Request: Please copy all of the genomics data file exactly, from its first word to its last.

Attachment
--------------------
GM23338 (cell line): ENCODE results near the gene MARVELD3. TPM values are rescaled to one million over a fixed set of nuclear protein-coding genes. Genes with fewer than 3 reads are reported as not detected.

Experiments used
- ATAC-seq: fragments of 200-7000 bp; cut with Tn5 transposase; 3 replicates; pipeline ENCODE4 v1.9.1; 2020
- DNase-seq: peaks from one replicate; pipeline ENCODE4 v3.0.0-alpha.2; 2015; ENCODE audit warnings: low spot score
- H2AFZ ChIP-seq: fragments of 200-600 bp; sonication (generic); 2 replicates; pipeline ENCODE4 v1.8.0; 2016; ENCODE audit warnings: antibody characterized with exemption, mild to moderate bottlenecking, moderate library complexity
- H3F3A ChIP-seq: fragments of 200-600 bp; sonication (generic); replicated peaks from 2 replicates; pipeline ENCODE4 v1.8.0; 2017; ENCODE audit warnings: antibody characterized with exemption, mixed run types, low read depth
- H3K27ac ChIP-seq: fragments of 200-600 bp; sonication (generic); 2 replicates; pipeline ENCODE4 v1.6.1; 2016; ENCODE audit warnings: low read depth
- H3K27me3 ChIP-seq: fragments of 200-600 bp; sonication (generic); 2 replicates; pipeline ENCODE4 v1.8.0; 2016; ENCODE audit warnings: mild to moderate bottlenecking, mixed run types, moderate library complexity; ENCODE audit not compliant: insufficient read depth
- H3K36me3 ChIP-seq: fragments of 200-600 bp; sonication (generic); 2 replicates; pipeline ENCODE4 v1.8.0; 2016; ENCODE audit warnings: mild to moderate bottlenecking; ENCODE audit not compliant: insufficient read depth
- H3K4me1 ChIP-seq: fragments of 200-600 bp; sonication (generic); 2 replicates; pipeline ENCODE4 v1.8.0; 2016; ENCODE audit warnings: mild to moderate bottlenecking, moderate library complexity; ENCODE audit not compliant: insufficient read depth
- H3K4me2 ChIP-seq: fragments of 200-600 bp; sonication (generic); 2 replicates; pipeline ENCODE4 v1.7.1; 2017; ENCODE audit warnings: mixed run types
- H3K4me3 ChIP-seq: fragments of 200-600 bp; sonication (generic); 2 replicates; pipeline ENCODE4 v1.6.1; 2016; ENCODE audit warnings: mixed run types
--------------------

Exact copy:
GM23338 (cell line): ENCODE results near the gene MARVELD3. TPM values are rescaled to one million over a fixed set of nuclear protein-coding genes. Genes with fewer than 3 reads are reported as not detected.

Experiments used
- ATAC-seq: fragments of 200-7000 bp; cut with Tn5 transposase; 3 replicates; pipeline ENCODE4 v1.9.1; 2020
- DNase-seq: peaks from one replicate; pipeline ENCODE4 v3.0.0-alpha.2; 2015; ENCODE audit warnings: low spot score
- H2AFZ ChIP-seq: fragments of 200-600 bp; sonication (generic); 2 replicates; pipeline ENCODE4 v1.8.0; 2016; ENCODE audit warnings: antibody characterized with exemption, mild to moderate bottlenecking, moderate library complexity
- H3F3A ChIP-seq: fragments of 200-600 bp; sonication (generic); replicated peaks from 2 replicates; pipeline ENCODE4 v1.8.0; 2017; ENCODE audit warnings: antibody characterized with exemption, mixed run types, low read depth
- H3K27ac ChIP-seq: fragments of 200-600 bp; sonication (generic); 2 replicates; pipeline ENCODE4 v1.6.1; 2016; ENCODE audit warnings: low read depth
- H3K27me3 ChIP-seq: fragments of 200-600 bp; sonication (generic); 2 replicates; pipeline ENCODE4 v1.8.0; 2016; ENCODE audit warnings: mild to moderate bottlenecking, mixed run types, moderate library complexity; ENCODE audit not compliant: insufficient read depth
- H3K36me3 ChIP-seq: fragments of 200-600 bp; sonication (generic); 2 replicates; pipeline ENCODE4 v1.8.0; 2016; ENCODE audit warnings: mild to moderate bottlenecking; ENCODE audit not compliant: insufficient read depth
- H3K4me1 ChIP-seq: fragments of 200-600 bp; sonication (generic); 2 replicates; pipeline ENCODE4 v1.8.0; 2016; ENCODE audit warnings: mild to moderate bottlenecking, moderate library complexity; ENCODE audit not compliant: insufficient read depth
- H3K4me2 ChIP-seq: fragments of 200-600 bp; sonication (generic); 2 replicates; pipeline ENCODE4 v1.7.1; 2017; ENCODE audit warnings: mixed run types
- H3K4me3 ChIP-seq: fragments of 200-600 bp; sonication (generic); 2 replicates; pipeline ENCODE4 v1.6.1; 2016; ENCODE audit warnings: mixed run types